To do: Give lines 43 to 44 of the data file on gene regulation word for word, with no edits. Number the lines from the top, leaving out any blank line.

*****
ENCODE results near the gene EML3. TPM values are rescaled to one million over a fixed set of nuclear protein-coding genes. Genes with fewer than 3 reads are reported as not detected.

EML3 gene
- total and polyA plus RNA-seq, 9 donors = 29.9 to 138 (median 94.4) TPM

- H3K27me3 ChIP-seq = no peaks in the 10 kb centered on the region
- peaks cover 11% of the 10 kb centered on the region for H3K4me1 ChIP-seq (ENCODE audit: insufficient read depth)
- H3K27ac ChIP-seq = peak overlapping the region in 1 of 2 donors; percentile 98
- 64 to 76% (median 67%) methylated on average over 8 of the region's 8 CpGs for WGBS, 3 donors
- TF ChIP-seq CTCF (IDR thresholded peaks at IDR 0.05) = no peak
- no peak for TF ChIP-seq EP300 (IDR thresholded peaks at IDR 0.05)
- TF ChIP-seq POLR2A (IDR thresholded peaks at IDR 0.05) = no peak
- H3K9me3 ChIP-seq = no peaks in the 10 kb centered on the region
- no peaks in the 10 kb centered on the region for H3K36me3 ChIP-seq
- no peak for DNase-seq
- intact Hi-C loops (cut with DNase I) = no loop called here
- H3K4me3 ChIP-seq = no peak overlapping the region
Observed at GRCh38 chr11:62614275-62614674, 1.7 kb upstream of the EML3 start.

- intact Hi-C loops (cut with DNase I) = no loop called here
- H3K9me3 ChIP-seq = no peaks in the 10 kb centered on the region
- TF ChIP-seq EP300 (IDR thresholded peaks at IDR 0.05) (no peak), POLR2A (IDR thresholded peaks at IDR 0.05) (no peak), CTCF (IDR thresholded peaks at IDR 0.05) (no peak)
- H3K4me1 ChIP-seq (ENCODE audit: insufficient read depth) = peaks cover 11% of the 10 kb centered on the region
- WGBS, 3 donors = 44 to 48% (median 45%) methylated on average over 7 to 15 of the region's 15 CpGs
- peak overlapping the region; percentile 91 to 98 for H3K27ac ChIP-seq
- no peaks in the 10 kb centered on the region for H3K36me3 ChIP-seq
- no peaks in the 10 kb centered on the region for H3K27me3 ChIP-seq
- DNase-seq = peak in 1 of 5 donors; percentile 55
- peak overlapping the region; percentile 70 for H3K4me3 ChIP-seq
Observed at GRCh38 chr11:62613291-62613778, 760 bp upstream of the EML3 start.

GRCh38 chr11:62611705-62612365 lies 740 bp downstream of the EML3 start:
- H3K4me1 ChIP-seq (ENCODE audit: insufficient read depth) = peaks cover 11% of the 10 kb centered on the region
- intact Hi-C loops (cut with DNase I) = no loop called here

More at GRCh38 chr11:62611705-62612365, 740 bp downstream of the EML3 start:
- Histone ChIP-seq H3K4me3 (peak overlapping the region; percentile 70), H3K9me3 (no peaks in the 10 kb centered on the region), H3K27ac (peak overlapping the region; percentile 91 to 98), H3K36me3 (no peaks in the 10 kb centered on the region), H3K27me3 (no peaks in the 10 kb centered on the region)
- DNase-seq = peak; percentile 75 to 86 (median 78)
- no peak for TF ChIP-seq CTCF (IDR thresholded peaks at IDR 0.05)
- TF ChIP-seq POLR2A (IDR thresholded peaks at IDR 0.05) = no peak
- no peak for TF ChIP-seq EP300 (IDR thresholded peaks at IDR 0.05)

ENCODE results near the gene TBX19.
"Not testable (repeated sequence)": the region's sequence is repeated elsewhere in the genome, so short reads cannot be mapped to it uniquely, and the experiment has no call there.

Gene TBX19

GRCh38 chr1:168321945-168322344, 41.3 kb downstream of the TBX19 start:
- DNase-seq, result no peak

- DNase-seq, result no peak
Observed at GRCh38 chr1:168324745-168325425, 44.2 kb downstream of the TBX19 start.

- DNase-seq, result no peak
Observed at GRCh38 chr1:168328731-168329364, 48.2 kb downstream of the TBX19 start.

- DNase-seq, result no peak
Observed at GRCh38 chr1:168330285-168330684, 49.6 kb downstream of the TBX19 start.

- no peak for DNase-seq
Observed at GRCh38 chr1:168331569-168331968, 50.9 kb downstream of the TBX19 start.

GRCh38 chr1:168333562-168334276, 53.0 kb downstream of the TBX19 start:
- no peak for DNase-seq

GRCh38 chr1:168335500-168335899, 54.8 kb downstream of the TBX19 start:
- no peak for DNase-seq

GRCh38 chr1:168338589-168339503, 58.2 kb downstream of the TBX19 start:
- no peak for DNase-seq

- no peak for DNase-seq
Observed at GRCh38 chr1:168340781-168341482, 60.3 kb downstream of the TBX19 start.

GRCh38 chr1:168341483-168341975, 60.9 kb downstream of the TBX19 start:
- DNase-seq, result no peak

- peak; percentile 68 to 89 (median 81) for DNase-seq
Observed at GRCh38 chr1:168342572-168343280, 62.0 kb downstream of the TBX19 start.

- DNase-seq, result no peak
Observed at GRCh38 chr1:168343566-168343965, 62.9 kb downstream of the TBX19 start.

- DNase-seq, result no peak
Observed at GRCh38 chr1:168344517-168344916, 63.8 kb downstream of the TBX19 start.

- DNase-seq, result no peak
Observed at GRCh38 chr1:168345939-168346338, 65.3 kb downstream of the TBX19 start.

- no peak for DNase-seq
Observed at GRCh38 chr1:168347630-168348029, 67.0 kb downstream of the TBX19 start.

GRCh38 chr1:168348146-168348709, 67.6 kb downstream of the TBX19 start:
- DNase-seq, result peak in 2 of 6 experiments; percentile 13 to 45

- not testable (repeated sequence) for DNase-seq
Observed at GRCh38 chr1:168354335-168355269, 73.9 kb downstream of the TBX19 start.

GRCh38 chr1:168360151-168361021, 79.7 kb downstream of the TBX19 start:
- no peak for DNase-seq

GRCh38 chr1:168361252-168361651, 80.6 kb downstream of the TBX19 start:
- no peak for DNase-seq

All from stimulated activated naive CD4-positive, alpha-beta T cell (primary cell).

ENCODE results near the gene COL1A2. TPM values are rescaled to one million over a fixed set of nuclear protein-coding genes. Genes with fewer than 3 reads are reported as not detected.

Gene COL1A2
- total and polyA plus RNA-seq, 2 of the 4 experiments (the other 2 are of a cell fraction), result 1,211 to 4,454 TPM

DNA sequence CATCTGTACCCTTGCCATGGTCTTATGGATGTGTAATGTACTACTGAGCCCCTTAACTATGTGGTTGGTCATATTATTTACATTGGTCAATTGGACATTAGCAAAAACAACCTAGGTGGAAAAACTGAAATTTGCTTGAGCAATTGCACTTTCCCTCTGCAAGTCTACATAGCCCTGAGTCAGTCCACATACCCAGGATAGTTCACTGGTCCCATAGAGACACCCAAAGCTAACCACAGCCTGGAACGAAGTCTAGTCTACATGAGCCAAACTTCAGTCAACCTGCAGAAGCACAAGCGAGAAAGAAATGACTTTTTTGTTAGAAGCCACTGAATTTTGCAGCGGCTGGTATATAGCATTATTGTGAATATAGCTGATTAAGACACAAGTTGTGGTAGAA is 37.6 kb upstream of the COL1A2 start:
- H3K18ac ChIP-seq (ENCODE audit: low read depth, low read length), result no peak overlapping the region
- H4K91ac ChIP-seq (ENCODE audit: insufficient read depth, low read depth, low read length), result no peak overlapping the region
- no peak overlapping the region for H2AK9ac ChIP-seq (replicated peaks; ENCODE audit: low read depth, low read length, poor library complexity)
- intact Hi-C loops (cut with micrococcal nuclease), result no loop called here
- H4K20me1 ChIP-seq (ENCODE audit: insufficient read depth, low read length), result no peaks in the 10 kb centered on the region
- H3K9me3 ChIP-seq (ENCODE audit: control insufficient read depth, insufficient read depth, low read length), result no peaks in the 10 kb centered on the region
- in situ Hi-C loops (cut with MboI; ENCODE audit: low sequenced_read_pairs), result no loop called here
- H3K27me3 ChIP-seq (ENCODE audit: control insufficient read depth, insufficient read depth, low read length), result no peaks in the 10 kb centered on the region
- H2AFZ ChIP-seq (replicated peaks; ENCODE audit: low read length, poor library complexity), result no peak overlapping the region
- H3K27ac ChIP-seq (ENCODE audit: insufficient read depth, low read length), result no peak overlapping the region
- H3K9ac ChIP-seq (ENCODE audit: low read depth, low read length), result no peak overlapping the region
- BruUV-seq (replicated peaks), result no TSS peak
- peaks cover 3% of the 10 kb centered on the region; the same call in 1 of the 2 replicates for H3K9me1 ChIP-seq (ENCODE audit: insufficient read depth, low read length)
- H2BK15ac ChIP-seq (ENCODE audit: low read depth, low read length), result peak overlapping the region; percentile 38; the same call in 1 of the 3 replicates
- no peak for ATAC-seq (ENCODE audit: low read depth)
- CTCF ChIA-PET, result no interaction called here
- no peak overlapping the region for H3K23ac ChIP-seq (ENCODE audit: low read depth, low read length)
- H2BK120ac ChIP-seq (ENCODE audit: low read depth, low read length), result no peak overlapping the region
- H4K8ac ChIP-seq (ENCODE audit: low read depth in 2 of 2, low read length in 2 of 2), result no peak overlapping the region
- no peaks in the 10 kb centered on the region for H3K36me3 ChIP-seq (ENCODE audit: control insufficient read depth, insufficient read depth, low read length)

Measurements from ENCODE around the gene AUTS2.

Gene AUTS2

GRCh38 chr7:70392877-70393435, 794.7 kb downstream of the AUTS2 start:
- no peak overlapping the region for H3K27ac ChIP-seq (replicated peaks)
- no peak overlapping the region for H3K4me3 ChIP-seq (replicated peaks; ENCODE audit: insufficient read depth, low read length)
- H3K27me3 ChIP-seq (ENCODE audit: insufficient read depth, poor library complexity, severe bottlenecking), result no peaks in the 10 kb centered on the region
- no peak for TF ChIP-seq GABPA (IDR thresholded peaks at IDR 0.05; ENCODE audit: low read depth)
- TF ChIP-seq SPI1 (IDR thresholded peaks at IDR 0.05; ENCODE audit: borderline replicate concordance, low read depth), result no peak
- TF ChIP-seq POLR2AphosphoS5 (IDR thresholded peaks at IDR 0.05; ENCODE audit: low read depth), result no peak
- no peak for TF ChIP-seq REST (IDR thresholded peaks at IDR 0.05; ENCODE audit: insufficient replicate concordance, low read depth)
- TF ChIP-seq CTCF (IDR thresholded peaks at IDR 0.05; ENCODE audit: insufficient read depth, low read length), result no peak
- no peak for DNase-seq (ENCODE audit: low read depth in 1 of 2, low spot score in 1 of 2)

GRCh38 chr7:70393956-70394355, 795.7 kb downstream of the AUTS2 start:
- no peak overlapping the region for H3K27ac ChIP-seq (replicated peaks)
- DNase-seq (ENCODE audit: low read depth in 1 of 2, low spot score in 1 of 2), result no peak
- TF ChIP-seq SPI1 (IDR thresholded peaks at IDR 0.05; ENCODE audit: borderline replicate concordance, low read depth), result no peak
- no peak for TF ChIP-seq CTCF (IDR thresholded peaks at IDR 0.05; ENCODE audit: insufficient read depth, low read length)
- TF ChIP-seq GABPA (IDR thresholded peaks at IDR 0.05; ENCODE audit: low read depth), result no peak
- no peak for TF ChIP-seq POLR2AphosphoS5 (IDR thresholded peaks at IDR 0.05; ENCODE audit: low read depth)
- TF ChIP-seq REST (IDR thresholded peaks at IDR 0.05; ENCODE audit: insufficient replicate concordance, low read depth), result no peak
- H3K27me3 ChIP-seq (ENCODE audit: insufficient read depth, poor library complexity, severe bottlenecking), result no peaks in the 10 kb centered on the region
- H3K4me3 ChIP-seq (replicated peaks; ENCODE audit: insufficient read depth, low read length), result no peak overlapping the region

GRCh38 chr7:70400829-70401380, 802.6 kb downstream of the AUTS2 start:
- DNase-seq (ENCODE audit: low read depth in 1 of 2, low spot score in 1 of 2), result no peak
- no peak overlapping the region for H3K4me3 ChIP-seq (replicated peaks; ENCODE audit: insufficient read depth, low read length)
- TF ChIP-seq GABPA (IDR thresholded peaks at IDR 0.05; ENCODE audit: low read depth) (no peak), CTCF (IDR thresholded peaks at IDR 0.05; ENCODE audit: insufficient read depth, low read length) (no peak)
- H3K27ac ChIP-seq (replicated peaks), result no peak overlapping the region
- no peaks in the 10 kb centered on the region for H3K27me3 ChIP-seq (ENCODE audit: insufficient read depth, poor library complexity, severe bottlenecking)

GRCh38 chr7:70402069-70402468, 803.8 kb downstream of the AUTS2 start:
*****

Observed at GRCh38 chr1:168324745-168325425, 44.2 kb downstream of the TBX19 start.

- DNase-seq, result no peak